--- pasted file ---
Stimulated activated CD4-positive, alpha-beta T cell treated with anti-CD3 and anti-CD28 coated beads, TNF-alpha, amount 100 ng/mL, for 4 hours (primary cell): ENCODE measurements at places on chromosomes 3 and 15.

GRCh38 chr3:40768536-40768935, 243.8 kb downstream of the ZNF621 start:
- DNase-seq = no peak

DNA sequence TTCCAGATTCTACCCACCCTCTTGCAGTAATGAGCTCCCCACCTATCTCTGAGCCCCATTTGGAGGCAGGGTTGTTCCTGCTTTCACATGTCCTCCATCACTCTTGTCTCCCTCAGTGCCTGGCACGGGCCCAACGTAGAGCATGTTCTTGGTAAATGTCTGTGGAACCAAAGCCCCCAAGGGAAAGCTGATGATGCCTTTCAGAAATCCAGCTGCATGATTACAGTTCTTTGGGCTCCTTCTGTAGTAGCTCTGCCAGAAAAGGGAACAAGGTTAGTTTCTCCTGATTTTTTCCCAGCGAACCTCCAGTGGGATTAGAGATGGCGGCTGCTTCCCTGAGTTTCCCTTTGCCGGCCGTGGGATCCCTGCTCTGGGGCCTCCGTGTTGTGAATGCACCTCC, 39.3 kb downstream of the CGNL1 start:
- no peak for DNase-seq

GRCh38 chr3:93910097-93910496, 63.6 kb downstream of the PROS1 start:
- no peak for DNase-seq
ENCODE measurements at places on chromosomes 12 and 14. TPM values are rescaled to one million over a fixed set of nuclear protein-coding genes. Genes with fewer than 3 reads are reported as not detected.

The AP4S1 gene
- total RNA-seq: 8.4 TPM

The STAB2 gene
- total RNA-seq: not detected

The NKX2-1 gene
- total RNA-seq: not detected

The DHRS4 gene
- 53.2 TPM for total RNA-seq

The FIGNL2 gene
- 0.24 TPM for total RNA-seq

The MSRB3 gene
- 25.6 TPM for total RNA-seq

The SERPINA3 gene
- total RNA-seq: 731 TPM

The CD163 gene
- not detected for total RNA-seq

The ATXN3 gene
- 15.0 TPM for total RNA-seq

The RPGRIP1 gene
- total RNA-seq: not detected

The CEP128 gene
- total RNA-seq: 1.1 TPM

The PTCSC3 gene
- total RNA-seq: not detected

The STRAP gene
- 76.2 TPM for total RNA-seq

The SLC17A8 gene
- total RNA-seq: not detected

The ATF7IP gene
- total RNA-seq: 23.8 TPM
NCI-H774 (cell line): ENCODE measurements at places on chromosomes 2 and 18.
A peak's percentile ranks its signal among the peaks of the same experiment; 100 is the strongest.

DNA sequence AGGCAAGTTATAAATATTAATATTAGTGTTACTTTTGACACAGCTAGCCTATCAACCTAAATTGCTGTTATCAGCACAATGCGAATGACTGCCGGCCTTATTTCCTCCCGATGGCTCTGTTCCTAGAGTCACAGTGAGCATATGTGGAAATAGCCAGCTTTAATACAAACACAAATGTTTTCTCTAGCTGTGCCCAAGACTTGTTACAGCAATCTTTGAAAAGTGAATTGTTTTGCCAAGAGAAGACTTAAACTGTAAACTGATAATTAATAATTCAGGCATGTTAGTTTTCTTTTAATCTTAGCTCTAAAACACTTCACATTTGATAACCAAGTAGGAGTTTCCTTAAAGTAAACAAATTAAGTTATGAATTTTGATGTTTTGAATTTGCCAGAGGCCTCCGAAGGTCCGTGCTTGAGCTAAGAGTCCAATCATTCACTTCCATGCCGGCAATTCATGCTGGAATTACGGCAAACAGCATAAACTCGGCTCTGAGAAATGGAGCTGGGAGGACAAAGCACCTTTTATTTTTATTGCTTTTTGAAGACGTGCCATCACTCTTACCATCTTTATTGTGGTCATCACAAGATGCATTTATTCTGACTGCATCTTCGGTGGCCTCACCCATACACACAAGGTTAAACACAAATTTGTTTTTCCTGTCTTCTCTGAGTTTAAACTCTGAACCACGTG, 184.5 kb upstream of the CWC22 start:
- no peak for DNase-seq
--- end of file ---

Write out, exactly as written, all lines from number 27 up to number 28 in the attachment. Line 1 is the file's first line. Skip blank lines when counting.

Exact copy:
The RPGRIP1 gene
- total RNA-seq: not detected